Monday, September 05, 2005


The Blame Bush policy of the liberal-left-DNC is certainly not new, we have been witnessing it ad nauseum since he first became president. However, the idiocy of this mania has never been more evident than in the aftermath of Katrina. Other idiotic mind-sets have become painfully exposed during this tragedy as well, but we will deal with those in a different post.

But for this post, let me once again state my favorite quote and siggy... "You have a right to your own opinions, you DO NOT have a right to your own facts."

The following is an interesting accounting of the onset of Katrina by a Brenden Loy as it happened:

July 8, 2005: Brendan Loy on Hurricane Dennis: "A direct hit on New Orleans by a major hurricane would, as we've discussed before, be very, very, very bad. Like 100,000 deaths bad. Like the complete destruction of an entire city bad."

August 25-26, 2005: Katrina hits South Florida.

August 26, 2005, 5:23 p.m.: Meteorologist Jeff Masters: "Threat threat of a strike on New Orleans by Katrina as a major hurricane has grown... It would be no surprise if later advisories shift the forecast track even further west and put Katrina over New Orleans."

August 26, 2005, 11:25 a.m.: Masters: "I'm surprised they haven't ordered an evacuation of the city yet. While the odds of a catastrophic hit that would completely flood the city of New Orleans are probably 10%, that is way too high in my opinion to justify leaving the people in the city. If I lived in the city, I would evacuate NOW! There is a very good reason that the Coroner's office in New Orleans keeps 10,000 body bags on hand. ... New Orleans needs a full 72 hours to evacuate, and landfall is already less than 72 hours away."

August 26, 2005, 1:57 p.m.: Brendan Loy: "At the risk of being alarmist, we could be 3-4 days away from an unprecedented cataclysm that could kill as many as 100,000 people in New Orleans.

August 26, 2005, 9:44 p.m.: Governor declares state of emergency.

August 26, 2005, 11:22 p.m.: Loy: "[I]f I lived in New Orleans, I would definitely leave at this point. Tonight. Barring a major change in forecast, I expect the evacuation orders to come tomorrow." The order would not come for another 24 hours.

August 27, 2005, afternoon: Mayor Nagin says "this is not a test," "batten down the hatches" – but evacuation is still voluntary.

August 27, 2005, 7:34 p.m. Loy: "I can't emphasize enough what a bad decision I think it is for New Orleans Mayor Ray Nagin to delay the mandatory evacuation until tomorrow morning... Will Ray Nagin go down in history as the mayor who fiddled while New Orleans drowned? Could be."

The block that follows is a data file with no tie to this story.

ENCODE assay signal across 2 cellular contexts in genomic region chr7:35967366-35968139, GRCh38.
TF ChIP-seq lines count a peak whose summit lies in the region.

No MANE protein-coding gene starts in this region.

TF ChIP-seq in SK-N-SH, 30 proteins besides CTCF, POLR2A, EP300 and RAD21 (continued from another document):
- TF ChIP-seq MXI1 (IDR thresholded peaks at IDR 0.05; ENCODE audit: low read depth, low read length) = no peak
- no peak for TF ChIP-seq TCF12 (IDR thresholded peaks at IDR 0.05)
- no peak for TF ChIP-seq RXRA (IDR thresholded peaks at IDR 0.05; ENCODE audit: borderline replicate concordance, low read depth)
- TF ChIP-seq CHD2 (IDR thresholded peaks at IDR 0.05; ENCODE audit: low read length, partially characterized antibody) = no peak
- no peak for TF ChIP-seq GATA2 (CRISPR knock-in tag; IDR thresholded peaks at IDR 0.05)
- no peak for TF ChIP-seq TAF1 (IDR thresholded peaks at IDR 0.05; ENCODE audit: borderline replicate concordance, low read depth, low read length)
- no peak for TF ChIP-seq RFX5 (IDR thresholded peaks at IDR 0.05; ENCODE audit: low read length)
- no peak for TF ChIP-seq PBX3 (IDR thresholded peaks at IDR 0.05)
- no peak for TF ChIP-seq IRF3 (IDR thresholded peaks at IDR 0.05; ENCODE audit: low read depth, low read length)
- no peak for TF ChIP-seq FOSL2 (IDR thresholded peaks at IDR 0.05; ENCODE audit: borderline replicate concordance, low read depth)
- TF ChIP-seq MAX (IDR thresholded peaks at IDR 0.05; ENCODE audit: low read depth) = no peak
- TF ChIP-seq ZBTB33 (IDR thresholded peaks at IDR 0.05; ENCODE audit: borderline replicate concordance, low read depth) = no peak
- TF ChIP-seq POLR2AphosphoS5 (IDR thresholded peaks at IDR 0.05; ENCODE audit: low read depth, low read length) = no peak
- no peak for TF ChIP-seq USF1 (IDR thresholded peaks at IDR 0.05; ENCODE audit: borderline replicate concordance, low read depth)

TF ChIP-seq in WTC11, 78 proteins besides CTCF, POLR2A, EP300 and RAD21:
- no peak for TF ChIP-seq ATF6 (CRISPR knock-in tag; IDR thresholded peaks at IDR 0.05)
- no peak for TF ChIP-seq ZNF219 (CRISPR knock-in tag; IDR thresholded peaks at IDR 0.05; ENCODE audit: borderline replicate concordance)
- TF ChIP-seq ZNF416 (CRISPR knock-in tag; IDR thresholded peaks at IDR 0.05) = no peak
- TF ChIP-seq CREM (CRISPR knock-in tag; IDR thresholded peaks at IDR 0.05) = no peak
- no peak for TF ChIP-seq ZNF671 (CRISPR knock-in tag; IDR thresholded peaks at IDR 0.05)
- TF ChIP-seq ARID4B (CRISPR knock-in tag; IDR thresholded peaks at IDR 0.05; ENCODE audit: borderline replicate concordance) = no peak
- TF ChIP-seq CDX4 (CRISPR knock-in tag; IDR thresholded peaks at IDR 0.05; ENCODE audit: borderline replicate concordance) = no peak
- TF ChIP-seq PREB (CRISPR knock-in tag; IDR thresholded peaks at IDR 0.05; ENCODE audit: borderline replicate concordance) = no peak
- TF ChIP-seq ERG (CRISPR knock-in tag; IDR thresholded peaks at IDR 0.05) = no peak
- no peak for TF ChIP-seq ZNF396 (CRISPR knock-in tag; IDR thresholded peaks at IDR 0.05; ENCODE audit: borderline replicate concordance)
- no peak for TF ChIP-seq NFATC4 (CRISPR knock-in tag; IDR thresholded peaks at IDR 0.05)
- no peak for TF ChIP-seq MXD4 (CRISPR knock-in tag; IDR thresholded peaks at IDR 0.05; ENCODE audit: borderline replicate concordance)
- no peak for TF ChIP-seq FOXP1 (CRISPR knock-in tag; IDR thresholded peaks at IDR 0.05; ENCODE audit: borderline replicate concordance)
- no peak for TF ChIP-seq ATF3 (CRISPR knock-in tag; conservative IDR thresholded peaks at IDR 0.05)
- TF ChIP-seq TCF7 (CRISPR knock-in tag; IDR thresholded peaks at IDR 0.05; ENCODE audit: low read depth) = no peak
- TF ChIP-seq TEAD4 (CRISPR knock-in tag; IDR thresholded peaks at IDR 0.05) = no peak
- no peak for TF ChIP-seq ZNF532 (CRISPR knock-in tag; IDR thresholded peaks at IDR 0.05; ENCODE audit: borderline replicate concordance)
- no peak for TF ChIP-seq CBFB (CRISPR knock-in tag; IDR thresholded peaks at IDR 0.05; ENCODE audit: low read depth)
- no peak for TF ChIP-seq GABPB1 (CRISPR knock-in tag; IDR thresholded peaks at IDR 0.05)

August 27, 2005, evening: Governor Blanco interrupts Mayor Nagin at dinner Update [2005-9-2 18:54:36 byMachiavellil]: after President Bush appeals for a mandatory evacuation of the city, telling him to call the National Hurricane Center. He subsequently orders a mandatory evacuation for Sunday, 24 hours before landfall.

August 27, 2005, 9:16 p.m.: Masters: "New Orleans finally got serious and ordered an evacuation, but far too late. There is no way everyone will be able to get out of the city in time..." He places New Orleans' chances of being destroyed at 20 percent.

August 28, 2005, 4:31 p.m.: Loy says it may be too late for those who waited for the Mayor's order to evacuate.


August 29, 2005: Hurricane Katrina makes landfall.

August 30, 2005: New Orleans levees fail, flooding the city.

What did mean something is that the Mayor could have ordered a mandatory evacuation 36 hours before one actually took effect. The Governor could have mobilized the National Guard to go house-to-house, Gaza-like, and forcibly gotten people out. People too helpless to get out? No transportation? What about this? This was not a storm one could ride out in the bedroom closet ; staying behind, even in the remote chance of a "worst-case scenario" meant certain-death, not just the dazed look upon awakening to see one's home destroyed. All the studies predicted this, and the government entities charged with disaster preparedness should have known. Did they think they could skate by like any other city?